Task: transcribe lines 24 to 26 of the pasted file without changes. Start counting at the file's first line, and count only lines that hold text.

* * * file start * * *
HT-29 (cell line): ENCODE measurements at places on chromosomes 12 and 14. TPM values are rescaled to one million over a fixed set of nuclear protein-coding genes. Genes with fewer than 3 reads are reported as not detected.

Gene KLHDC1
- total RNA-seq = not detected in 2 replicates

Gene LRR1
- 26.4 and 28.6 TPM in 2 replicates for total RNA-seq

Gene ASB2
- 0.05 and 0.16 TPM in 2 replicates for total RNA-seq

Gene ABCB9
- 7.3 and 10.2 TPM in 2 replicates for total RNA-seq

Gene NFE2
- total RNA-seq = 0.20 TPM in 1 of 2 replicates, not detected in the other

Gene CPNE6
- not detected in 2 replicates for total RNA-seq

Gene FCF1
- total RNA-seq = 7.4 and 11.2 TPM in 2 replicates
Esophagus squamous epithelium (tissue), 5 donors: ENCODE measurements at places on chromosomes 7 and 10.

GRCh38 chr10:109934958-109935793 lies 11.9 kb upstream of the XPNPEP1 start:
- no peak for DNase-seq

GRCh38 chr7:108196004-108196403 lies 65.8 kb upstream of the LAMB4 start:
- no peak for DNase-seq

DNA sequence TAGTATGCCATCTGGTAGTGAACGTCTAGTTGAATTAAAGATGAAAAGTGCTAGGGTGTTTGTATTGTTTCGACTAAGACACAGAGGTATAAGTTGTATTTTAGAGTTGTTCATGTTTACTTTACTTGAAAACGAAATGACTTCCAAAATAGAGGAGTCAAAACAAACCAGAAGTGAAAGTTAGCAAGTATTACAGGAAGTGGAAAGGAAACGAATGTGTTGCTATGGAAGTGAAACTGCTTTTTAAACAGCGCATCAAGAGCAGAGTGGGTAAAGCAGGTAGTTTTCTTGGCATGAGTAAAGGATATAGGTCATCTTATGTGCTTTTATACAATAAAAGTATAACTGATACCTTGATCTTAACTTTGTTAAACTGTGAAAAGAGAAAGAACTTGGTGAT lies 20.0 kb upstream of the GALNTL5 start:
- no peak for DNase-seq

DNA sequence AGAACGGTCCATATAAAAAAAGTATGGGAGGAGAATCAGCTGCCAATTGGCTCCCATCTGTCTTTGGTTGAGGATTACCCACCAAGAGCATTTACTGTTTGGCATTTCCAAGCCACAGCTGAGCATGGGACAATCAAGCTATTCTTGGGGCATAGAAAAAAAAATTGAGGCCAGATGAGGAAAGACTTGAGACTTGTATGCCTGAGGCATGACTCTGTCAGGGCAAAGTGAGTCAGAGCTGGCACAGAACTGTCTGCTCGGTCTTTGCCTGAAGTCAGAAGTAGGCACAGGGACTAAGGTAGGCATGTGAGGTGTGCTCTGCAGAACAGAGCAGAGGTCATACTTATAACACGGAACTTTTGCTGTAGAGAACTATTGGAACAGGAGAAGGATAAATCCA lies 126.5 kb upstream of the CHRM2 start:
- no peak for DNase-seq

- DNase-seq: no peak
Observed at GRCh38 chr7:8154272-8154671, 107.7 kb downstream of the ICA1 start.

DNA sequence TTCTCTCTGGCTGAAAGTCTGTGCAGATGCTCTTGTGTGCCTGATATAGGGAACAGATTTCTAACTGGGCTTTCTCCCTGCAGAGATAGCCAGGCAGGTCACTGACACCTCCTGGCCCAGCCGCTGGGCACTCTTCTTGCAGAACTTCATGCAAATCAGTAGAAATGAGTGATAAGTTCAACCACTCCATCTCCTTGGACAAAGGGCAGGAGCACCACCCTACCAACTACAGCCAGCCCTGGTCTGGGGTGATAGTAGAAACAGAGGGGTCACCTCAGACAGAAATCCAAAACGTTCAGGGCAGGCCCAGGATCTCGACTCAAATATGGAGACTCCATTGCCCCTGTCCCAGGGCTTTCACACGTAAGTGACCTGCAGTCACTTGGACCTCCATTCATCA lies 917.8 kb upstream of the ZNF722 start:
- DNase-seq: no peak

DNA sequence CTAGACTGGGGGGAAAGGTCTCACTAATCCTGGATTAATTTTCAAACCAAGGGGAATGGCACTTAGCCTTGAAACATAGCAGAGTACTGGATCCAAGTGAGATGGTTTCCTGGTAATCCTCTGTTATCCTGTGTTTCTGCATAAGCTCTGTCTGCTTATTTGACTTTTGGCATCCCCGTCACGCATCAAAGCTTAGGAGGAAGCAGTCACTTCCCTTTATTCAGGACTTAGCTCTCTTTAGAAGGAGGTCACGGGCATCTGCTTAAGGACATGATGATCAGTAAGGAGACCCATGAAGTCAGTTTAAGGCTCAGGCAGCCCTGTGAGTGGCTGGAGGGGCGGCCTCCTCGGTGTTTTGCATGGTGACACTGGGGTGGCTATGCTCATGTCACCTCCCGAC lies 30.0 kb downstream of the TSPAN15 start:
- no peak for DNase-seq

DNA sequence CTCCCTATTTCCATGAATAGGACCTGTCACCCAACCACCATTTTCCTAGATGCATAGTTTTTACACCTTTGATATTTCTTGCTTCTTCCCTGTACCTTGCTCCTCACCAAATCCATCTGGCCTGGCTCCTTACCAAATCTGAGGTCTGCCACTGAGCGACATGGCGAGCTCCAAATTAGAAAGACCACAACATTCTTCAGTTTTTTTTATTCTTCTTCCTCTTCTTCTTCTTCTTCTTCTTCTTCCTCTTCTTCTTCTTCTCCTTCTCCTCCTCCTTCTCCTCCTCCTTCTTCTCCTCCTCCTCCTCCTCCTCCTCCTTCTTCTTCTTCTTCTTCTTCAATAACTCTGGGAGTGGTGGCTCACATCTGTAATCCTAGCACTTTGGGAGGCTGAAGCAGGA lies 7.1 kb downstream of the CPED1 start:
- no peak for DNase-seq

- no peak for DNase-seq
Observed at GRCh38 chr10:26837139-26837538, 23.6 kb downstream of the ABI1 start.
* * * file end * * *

- no peak for DNase-seq

- DNase-seq: no peak
Observed at GRCh38 chr7:8154272-8154671, 107.7 kb downstream of the ICA1 start.